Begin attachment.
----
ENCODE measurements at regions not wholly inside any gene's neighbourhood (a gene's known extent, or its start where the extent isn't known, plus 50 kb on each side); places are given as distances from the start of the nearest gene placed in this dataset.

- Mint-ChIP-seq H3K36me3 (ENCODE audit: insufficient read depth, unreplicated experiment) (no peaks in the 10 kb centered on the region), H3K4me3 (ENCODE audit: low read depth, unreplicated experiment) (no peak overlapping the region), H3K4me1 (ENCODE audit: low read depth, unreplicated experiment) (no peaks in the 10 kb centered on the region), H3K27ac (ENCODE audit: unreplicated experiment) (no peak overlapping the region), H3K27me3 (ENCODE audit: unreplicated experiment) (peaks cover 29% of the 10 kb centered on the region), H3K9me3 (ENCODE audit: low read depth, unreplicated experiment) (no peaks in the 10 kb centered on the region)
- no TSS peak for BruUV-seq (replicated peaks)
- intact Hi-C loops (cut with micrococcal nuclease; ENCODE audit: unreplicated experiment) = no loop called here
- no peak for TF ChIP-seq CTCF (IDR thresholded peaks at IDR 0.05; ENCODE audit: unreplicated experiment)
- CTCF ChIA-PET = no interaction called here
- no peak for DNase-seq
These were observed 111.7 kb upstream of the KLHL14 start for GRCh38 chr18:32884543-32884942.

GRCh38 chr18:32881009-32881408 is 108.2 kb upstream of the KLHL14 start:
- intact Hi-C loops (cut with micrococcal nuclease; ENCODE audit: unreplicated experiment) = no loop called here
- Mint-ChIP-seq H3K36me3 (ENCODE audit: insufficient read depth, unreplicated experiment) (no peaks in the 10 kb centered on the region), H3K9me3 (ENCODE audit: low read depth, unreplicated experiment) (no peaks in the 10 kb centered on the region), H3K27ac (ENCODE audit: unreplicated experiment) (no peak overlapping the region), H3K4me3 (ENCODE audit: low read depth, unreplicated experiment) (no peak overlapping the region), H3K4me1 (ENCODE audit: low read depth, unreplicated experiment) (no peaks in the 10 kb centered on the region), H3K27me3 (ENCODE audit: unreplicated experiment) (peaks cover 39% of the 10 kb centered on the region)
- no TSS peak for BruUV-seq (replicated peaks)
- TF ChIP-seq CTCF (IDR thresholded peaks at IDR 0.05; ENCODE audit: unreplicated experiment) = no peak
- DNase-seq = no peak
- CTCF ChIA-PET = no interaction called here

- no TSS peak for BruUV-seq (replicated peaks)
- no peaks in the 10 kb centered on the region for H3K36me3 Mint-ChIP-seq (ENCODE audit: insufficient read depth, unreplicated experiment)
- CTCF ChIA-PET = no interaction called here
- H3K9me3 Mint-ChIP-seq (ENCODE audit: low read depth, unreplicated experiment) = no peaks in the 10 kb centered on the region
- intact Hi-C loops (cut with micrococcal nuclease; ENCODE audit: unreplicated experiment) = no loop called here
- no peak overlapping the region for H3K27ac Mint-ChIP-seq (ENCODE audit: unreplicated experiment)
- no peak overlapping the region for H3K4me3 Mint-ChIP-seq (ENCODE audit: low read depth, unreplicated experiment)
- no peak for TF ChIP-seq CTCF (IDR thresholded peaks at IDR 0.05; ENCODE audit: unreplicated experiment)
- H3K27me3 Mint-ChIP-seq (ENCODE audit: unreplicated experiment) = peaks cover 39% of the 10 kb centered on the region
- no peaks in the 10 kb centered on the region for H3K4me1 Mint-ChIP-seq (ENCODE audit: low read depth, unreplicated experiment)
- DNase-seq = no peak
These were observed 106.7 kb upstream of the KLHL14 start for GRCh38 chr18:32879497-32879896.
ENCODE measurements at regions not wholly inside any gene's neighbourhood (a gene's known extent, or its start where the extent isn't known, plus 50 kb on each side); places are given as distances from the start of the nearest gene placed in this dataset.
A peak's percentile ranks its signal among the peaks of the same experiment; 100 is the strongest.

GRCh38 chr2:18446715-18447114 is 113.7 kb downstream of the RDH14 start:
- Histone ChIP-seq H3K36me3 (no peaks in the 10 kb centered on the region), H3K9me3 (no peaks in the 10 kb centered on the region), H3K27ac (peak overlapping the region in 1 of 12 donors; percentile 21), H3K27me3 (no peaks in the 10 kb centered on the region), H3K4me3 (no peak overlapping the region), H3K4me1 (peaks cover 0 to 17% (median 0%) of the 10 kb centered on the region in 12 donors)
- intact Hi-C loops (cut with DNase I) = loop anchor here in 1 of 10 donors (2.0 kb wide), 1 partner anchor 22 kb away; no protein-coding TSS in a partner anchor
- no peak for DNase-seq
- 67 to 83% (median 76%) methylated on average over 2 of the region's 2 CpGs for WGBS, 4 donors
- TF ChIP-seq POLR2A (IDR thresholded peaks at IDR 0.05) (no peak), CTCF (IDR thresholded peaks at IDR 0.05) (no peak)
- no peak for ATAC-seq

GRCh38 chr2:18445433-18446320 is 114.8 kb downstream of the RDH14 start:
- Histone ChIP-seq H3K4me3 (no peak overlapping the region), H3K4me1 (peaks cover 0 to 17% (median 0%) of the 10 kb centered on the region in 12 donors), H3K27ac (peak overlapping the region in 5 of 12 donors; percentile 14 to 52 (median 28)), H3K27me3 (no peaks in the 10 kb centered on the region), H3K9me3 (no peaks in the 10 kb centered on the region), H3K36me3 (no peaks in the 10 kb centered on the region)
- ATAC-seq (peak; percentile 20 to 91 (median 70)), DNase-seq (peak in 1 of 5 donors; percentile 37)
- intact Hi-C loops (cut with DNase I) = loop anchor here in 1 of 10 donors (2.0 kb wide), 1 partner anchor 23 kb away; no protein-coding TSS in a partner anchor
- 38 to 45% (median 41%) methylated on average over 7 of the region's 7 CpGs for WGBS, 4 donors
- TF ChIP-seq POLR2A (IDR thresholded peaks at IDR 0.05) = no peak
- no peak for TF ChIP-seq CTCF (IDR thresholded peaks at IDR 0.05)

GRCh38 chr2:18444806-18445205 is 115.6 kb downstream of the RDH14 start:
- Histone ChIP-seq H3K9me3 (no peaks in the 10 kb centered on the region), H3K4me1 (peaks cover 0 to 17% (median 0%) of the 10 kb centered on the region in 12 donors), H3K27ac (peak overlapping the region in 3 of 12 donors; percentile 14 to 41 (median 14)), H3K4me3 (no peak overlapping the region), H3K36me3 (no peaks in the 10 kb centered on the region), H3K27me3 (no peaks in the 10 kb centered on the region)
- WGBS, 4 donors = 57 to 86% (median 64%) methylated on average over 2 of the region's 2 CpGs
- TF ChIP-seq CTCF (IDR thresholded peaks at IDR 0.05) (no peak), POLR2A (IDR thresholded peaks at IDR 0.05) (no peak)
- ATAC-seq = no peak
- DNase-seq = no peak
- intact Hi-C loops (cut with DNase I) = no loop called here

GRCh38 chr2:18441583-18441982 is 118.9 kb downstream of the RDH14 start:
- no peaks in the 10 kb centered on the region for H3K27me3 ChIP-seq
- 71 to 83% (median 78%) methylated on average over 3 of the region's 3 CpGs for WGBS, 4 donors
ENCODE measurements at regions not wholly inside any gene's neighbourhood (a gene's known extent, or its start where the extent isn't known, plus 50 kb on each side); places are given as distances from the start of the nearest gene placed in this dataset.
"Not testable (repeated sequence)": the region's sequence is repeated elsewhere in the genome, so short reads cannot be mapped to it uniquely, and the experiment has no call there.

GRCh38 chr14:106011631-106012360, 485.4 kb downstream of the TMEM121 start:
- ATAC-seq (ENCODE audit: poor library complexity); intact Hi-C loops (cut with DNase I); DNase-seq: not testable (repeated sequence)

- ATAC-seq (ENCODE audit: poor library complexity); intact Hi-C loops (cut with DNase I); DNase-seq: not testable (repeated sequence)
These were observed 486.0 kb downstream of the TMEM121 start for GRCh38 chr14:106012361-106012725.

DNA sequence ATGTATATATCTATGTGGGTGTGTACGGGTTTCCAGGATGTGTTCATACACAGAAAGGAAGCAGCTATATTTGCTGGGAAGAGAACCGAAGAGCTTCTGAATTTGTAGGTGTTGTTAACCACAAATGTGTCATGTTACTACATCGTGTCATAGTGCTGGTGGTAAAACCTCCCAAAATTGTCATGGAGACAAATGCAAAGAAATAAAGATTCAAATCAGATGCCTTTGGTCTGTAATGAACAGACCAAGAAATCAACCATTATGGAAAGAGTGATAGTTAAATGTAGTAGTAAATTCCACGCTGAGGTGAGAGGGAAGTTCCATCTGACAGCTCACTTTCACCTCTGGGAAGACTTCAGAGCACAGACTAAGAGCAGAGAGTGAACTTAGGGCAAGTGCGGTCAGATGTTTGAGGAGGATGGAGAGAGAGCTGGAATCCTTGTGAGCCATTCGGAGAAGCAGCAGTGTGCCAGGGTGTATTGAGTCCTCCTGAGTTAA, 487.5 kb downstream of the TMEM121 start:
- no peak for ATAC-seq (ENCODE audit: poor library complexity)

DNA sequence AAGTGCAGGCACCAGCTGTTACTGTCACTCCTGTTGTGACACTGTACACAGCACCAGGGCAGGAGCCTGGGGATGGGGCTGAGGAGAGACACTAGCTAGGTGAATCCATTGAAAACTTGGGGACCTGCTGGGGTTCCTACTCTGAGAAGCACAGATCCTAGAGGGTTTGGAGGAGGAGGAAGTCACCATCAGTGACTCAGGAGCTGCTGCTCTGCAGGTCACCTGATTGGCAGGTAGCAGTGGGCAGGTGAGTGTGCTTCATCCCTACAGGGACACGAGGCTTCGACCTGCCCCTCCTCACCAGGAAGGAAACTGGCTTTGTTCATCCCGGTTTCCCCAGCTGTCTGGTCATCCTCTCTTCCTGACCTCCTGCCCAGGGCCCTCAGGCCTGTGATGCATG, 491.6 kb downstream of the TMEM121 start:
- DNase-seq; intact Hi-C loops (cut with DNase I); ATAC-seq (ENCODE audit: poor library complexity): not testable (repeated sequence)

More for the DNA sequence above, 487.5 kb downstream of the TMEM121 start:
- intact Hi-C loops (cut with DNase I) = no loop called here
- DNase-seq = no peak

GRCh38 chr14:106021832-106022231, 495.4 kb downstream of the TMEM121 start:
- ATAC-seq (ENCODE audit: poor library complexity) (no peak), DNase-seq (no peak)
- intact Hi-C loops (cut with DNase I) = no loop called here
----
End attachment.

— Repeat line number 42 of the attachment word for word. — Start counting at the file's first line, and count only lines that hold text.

- TF ChIP-seq POLR2A (IDR thresholded peaks at IDR 0.05) = no peak